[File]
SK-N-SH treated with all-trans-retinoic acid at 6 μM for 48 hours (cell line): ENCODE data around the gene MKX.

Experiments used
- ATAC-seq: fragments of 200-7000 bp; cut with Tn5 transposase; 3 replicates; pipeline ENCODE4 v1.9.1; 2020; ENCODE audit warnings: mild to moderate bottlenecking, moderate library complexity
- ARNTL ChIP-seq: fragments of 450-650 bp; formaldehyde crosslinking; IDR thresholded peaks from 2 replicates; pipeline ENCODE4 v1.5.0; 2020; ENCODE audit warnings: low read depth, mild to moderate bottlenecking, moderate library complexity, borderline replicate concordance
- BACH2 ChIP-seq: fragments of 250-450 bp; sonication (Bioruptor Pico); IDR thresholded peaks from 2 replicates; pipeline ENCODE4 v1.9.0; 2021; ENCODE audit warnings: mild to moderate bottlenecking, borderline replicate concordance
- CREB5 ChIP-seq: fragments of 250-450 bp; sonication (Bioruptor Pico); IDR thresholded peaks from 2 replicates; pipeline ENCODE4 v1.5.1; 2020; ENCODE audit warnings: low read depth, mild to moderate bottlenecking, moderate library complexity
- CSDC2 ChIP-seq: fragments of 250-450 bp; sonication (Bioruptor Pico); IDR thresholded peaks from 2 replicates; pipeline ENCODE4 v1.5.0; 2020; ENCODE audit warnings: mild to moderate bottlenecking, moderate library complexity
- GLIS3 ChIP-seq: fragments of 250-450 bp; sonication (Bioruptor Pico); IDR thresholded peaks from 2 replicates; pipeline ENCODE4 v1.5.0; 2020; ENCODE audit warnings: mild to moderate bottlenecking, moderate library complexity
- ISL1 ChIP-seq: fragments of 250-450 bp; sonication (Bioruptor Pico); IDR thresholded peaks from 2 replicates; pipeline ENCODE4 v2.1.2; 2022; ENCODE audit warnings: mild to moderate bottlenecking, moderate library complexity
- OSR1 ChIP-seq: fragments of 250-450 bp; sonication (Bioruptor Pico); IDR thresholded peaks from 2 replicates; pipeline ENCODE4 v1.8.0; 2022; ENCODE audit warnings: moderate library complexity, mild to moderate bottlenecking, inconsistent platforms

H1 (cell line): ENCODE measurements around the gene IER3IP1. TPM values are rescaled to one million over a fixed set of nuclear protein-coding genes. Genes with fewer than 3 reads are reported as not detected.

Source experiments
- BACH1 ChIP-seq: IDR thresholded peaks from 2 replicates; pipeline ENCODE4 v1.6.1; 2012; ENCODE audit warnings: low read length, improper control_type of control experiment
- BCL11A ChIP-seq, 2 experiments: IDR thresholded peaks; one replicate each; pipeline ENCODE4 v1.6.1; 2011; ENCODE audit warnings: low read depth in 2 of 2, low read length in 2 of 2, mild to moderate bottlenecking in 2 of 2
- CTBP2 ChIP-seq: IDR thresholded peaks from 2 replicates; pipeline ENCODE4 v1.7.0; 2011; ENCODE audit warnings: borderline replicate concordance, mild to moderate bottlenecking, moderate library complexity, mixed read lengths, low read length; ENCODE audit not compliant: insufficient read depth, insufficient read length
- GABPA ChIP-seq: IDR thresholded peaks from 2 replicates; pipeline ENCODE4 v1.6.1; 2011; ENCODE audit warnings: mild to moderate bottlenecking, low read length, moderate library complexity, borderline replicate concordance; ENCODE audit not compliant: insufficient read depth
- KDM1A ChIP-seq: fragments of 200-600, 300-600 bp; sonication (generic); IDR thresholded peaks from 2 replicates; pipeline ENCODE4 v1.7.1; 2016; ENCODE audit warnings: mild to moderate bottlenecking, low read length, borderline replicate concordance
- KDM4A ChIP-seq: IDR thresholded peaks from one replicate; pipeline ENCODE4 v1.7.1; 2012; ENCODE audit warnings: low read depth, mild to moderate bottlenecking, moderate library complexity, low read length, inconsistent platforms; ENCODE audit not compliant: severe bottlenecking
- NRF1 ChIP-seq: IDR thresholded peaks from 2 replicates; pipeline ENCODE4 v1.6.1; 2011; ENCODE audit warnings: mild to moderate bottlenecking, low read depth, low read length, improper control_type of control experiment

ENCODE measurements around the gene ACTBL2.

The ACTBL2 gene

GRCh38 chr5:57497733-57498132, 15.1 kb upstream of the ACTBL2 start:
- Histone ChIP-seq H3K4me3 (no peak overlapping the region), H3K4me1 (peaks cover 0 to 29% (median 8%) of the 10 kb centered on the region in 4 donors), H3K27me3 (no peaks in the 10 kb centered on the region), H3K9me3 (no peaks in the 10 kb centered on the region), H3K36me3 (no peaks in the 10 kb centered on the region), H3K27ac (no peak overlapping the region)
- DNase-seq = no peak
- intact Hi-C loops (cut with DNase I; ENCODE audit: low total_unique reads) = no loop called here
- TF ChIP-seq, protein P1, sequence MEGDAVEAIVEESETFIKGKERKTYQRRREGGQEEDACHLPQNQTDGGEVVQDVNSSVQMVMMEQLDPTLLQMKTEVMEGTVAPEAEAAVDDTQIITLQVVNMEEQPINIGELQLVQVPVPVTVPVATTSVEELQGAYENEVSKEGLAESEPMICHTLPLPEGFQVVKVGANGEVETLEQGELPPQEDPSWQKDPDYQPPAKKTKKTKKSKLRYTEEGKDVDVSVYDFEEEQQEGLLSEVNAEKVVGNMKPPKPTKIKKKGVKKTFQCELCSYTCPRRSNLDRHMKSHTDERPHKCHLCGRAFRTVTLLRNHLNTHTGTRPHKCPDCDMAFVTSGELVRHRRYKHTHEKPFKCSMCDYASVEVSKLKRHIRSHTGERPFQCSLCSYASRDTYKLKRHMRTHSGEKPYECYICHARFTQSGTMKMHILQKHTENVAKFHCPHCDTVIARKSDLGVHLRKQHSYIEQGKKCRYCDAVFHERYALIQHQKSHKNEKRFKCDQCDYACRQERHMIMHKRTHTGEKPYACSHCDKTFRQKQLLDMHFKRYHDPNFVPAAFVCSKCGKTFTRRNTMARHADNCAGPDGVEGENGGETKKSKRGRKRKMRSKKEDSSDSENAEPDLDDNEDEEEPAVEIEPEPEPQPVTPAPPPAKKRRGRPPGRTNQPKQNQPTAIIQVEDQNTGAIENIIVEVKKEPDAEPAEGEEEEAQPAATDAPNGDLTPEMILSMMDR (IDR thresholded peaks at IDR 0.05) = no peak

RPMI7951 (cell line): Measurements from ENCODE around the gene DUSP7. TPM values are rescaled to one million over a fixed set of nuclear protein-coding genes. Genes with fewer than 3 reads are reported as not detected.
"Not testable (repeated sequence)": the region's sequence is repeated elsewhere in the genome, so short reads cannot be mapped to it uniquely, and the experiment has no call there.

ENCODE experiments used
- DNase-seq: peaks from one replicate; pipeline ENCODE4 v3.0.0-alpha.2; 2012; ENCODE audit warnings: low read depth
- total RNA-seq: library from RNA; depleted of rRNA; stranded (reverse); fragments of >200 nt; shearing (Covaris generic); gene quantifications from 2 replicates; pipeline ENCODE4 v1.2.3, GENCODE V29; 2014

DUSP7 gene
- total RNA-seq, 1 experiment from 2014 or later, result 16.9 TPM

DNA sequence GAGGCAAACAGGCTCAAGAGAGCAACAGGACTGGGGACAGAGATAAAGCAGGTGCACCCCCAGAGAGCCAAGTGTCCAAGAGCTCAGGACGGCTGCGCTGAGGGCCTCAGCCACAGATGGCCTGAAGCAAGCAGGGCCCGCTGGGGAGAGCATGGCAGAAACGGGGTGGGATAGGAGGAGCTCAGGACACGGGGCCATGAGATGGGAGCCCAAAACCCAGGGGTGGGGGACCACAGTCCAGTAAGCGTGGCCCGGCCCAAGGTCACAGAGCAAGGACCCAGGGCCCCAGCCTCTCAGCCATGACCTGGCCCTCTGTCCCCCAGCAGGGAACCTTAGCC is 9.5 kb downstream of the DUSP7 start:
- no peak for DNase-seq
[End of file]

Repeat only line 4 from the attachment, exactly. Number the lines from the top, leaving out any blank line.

- ARNTL ChIP-seq: fragments of 450-650 bp; formaldehyde crosslinking; IDR thresholded peaks from 2 replicates; pipeline ENCODE4 v1.5.0; 2020; ENCODE audit warnings: low read depth, mild to moderate bottlenecking, moderate library complexity, borderline replicate concordance